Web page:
these other islands rely heavily on tourism to boost their development.
Although fishing was the major means of livelihood for the islanders,
the most profitable business is now restaurants. Come end of the
week or even on holidays and the islands are jam-packed with revelers
looking to spend a day out visiting temples or sunbathing on the
Po Toi Island,
resided by only a handful of people, is comprised of a group of
islands located at the southernmost area of the territory of Hong
Kong, southeast of Stanley on Hong Kong Island. The place is known
for a large rock resembling a river snail, and under that rock is
a den with rock carvings shaped by wind and rain. Po Toi is full
of interesting and peculiar sights that often catch the attention
of curious visitors. The Deserted House of Mo's Family and the nearby
Coffin Rock are among the many attractions.
south of the island features many strange rock formations, including
the Calligraphy by Ghosts, Buddha's Hands Rocks, and Monk Rocks.
At the pier, there is an abundance of open-air restaurant that serves
extremely delicious seafood. Most Hong Kong residents hire a junk
or boat to Po Toi on weekends. The kaido, small boats that act as
water-taxis, are available from Aberdeen and Stanley on Sundays
and public holidays for about HK$40 per person round-trip.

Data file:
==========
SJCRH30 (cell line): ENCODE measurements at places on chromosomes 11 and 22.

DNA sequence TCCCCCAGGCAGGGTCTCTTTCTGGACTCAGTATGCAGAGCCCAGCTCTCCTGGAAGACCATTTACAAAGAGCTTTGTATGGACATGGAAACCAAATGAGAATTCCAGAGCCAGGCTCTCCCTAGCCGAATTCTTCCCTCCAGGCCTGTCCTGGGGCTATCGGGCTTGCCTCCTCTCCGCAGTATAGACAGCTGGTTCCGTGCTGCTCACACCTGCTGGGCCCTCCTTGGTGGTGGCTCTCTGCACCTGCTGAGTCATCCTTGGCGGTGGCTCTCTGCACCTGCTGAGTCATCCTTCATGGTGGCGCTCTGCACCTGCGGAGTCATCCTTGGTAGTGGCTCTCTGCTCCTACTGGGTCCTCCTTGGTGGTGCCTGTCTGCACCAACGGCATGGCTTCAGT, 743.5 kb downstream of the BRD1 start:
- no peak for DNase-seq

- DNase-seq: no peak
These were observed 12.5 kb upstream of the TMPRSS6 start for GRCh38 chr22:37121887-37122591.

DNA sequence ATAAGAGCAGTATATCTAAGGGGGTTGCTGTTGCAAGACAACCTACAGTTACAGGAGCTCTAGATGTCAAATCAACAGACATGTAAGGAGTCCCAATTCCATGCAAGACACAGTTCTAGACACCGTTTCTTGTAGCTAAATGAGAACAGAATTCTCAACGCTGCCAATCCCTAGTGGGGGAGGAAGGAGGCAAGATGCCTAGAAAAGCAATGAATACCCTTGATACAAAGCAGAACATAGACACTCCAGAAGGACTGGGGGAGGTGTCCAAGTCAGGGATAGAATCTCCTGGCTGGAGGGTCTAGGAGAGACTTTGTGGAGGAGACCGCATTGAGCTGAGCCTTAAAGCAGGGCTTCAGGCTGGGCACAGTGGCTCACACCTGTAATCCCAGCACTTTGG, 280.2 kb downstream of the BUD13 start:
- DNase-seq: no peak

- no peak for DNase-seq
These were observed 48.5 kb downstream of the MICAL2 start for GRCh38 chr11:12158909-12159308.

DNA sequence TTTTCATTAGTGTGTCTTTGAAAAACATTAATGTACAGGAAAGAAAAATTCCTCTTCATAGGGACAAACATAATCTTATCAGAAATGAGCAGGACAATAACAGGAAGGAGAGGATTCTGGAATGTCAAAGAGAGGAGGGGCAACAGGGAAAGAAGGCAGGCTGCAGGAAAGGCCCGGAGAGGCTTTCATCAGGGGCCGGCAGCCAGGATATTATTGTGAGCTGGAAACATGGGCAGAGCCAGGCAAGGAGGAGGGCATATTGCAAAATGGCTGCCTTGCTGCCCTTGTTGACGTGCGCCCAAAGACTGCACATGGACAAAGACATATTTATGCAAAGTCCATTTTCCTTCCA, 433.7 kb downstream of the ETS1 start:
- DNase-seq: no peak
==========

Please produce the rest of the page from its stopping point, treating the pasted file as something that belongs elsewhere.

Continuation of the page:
Lung Chau (Nam Tong Island)
Chau floats off the southern tip of the Clear Water Bay peninsular
in eastern New Territories. Also known as Nam Tong Island, the biggest
attraction here is the Buddhist Hall Fort constructed almost 300
years ago but was recently refurbished. Getting to the port is simple;
just follow the path from the hamlet at the ferry pier over the
rolling, open landscape of northern Tung Lung.
shore of the island features famous rock carvings on the cliffs
that depict the daily lives of people from the area over decades
ago. It is a good place to enjoy the sea view, with waves rushing
to the shore and for taking hikes up the cliffs and hills. To get
to Tung Lung, there are no available ferries but the kaido boats
from Shau Kei Wan on Hong Kong Island operate on most weekends.
One of the
territory's most remote islands is Ping Chau, which is situated
at Mirs Bay, northeast of Kowloon. Previously an island with a population
of 3,000, most of the islanders have moved to urban areas and only
return on weekends and public holidays to run their restaurants
or hotel businesses. The island is excellent for picnics and most
city dwellers hound the grounds during holidays to enjoy the silence
surrounded by beautiful white-sand beaches.
Ping Chau is
made up of different shapes and colors. There are plenty of natural
attractions such as caves, rock formations, and waterfalls with
flowery names given by locals. Visitors will also be able to spot
some old-fashioned stone houses with courtyards and winding passages.
Village houses for rent are plentiful; even small bed-and-breakfast
joints can be found. The way to Ping Chau is aboard the ferry from
Ma Liu Shui, near the university railway station in the New Territories.
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